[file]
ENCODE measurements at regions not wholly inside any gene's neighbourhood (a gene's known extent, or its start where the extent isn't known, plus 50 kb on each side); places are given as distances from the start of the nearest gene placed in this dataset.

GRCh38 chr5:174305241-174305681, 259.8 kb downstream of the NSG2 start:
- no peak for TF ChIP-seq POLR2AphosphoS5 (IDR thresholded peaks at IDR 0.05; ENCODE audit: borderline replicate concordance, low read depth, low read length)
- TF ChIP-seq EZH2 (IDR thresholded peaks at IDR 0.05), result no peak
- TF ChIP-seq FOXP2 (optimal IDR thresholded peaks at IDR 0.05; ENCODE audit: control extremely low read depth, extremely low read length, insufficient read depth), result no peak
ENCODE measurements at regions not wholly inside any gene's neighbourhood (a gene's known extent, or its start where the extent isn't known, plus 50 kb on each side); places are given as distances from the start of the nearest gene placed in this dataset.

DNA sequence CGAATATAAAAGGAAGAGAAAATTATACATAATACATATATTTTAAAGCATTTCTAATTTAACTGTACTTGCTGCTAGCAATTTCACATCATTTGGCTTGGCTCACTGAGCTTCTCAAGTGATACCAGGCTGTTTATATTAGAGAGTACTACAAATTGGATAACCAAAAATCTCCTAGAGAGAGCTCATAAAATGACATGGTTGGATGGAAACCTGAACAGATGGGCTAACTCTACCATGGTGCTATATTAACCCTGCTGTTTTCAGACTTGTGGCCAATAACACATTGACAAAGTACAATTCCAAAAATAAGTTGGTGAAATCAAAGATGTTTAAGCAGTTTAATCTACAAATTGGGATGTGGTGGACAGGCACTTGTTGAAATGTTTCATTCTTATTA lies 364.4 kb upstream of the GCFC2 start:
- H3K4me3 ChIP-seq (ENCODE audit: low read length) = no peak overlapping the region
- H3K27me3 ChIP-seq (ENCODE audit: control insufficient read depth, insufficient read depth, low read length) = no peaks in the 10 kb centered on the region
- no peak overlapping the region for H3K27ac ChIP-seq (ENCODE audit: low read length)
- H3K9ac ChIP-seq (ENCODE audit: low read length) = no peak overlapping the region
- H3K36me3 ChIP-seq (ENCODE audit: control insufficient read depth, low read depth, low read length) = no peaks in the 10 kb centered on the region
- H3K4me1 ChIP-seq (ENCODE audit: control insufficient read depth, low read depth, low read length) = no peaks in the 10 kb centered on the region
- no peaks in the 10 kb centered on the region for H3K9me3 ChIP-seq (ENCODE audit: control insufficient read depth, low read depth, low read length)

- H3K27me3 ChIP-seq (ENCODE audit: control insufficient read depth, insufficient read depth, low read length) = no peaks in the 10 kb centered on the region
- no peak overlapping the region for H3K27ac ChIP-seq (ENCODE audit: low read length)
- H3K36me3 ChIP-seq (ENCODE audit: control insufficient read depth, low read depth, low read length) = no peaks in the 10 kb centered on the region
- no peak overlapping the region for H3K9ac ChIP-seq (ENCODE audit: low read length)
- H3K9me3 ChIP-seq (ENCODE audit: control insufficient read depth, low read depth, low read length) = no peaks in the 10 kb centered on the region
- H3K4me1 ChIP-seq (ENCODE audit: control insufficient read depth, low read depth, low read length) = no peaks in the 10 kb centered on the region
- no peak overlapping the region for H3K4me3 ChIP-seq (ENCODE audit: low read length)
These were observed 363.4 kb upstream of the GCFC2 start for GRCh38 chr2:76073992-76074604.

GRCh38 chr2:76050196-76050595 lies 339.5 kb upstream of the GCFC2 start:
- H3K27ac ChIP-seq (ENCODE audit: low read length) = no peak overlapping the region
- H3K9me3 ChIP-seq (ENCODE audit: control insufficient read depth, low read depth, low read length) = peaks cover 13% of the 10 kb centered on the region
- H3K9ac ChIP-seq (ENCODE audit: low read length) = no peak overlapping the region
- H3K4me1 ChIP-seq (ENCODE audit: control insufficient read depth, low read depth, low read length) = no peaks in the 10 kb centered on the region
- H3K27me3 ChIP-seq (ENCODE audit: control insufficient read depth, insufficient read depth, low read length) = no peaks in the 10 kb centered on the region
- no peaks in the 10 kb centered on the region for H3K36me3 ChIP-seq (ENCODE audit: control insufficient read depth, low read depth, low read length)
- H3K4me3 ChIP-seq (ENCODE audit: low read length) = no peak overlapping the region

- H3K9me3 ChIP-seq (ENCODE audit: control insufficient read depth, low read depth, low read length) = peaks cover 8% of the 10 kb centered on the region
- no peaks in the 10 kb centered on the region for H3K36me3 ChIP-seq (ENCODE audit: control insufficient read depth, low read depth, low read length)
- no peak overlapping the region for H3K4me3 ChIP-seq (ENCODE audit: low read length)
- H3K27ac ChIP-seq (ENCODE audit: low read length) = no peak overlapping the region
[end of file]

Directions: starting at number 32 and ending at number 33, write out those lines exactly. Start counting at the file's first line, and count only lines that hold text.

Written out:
- no peaks in the 10 kb centered on the region for H3K36me3 ChIP-seq (ENCODE audit: control insufficient read depth, low read depth, low read length)
- no peak overlapping the region for H3K4me3 ChIP-seq (ENCODE audit: low read length)